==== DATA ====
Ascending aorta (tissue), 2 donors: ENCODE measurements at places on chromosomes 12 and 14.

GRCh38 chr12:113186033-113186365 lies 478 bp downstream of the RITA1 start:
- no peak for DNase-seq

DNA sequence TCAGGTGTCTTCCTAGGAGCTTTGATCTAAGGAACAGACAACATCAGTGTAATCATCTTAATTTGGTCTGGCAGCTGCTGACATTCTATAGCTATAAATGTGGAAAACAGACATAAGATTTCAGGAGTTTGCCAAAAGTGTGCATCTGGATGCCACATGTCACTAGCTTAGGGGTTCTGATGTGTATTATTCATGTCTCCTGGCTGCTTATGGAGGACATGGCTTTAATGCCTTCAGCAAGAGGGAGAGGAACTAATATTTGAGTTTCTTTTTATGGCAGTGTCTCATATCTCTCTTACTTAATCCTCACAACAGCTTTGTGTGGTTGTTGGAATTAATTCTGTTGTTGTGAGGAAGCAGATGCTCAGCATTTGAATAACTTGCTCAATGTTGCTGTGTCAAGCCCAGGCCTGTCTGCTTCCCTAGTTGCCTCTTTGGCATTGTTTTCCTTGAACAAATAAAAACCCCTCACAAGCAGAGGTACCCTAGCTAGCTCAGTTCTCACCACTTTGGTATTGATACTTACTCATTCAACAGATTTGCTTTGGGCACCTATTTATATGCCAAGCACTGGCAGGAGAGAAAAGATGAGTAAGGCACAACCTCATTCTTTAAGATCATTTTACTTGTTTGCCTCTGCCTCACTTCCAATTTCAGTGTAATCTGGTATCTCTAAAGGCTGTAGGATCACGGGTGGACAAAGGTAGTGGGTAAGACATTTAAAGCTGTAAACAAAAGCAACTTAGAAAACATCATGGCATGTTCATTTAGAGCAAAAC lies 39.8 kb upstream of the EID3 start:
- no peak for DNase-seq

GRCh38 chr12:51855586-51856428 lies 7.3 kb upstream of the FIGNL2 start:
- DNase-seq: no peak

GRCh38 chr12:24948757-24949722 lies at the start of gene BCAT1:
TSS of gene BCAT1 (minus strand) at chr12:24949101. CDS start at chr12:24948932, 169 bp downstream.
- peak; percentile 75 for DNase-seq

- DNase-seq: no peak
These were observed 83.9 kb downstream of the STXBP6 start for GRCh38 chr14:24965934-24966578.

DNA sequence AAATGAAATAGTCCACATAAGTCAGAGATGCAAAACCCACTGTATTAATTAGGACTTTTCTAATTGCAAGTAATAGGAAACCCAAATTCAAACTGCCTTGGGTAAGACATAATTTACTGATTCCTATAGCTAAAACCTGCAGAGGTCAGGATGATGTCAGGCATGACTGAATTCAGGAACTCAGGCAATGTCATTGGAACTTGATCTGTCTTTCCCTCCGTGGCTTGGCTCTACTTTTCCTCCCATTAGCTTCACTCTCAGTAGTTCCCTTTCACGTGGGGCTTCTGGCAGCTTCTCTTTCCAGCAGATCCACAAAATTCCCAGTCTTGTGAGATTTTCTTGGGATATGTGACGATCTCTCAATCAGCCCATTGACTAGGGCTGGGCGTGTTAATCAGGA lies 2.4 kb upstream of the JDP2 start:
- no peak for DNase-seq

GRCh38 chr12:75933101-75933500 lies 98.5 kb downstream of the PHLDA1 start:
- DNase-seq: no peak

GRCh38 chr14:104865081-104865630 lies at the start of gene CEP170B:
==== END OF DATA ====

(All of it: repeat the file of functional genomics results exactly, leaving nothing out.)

Ascending aorta (tissue), 2 donors: ENCODE measurements at places on chromosomes 12 and 14.

GRCh38 chr12:113186033-113186365 lies 478 bp downstream of the RITA1 start:
- no peak for DNase-seq

DNA sequence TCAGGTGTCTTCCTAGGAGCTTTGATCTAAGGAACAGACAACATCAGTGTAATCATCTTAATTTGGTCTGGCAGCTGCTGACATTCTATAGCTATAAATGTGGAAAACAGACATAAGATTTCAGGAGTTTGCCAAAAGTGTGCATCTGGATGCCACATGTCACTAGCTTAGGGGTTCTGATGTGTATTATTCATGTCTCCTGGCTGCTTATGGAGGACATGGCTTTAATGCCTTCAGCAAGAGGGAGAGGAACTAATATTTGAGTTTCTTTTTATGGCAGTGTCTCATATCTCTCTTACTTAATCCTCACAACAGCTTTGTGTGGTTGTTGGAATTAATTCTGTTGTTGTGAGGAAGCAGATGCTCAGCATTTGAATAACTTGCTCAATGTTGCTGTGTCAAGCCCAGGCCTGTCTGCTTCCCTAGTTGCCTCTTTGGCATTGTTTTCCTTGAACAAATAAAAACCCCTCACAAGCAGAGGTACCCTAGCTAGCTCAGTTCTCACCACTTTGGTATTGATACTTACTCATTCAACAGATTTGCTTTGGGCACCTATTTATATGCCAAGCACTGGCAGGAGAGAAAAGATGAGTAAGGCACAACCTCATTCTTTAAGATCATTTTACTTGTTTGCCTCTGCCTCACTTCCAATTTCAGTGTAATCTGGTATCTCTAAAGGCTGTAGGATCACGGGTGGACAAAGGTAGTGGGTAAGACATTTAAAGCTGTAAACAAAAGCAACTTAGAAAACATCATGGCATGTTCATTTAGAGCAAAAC lies 39.8 kb upstream of the EID3 start:
- no peak for DNase-seq

GRCh38 chr12:51855586-51856428 lies 7.3 kb upstream of the FIGNL2 start:
- DNase-seq: no peak

GRCh38 chr12:24948757-24949722 lies at the start of gene BCAT1:
TSS of gene BCAT1 (minus strand) at chr12:24949101. CDS start at chr12:24948932, 169 bp downstream.
- peak; percentile 75 for DNase-seq

- DNase-seq: no peak
These were observed 83.9 kb downstream of the STXBP6 start for GRCh38 chr14:24965934-24966578.

DNA sequence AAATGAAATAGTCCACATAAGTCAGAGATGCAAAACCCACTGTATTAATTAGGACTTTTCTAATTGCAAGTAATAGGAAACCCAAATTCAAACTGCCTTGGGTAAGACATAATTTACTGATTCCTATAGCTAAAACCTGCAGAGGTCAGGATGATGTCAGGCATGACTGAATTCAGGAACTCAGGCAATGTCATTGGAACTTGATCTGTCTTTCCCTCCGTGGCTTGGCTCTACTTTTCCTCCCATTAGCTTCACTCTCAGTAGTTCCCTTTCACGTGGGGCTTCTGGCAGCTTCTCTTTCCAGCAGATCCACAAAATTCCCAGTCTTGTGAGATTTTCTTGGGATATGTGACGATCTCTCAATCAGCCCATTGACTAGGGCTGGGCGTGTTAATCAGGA lies 2.4 kb upstream of the JDP2 start:
- no peak for DNase-seq

GRCh38 chr12:75933101-75933500 lies 98.5 kb downstream of the PHLDA1 start:
- DNase-seq: no peak

GRCh38 chr14:104865081-104865630 lies at the start of gene CEP170B: